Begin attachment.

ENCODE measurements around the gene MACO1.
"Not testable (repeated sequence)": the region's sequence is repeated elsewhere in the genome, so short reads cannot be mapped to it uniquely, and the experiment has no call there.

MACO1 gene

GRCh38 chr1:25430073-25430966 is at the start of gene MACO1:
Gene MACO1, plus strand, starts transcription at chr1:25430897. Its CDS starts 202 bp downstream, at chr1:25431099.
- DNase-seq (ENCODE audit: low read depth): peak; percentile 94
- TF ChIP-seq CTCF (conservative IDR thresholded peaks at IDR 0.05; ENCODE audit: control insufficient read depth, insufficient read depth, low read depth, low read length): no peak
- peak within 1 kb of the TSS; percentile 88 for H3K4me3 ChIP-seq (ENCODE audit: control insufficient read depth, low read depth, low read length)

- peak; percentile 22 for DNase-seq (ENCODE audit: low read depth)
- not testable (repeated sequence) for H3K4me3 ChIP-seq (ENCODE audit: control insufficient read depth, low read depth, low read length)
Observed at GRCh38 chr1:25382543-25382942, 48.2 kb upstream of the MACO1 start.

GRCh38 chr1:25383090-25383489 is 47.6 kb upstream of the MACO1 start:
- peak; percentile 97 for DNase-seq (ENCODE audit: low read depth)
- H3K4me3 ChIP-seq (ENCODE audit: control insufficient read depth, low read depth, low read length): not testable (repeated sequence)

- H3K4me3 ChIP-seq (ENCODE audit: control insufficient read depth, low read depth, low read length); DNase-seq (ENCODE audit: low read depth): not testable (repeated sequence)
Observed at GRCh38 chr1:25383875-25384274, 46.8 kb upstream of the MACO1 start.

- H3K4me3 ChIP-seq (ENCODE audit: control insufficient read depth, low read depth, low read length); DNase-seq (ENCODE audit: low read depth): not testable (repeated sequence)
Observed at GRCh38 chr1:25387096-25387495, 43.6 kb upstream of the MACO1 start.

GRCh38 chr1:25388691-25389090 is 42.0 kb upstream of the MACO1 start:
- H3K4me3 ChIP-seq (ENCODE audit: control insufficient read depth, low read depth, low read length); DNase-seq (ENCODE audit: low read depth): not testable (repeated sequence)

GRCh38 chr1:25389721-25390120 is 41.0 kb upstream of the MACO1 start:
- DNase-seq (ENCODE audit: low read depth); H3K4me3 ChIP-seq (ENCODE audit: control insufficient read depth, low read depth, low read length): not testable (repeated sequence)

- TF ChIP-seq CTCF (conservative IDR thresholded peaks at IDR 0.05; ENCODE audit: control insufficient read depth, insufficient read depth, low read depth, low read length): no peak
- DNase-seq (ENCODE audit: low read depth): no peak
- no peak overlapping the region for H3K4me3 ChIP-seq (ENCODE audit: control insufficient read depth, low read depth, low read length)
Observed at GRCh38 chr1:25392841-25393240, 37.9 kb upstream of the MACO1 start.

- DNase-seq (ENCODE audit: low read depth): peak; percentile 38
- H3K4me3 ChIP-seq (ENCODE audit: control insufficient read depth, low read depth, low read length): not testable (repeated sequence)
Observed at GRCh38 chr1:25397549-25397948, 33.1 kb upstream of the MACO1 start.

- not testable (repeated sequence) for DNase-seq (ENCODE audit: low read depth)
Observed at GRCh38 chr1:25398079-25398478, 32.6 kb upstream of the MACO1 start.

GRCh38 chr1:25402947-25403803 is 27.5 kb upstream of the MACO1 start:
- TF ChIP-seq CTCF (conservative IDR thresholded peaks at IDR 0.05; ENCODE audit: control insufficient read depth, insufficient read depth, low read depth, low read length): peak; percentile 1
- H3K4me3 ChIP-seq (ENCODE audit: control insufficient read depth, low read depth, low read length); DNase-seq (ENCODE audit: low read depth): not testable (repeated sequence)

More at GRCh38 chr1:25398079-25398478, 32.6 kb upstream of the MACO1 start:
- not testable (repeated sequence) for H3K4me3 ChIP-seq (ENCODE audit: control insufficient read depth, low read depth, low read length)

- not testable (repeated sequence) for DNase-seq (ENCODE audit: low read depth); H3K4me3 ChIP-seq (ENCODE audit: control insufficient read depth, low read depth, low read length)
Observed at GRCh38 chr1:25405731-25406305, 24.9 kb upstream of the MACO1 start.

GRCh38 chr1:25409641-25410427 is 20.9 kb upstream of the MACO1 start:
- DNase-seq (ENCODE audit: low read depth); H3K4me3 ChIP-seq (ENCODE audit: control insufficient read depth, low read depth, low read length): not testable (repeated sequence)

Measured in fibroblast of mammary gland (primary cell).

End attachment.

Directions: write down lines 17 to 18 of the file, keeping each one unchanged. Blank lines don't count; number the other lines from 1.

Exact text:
- H3K4me3 ChIP-seq (ENCODE audit: control insufficient read depth, low read depth, low read length); DNase-seq (ENCODE audit: low read depth): not testable (repeated sequence)
Observed at GRCh38 chr1:25387096-25387495, 43.6 kb upstream of the MACO1 start.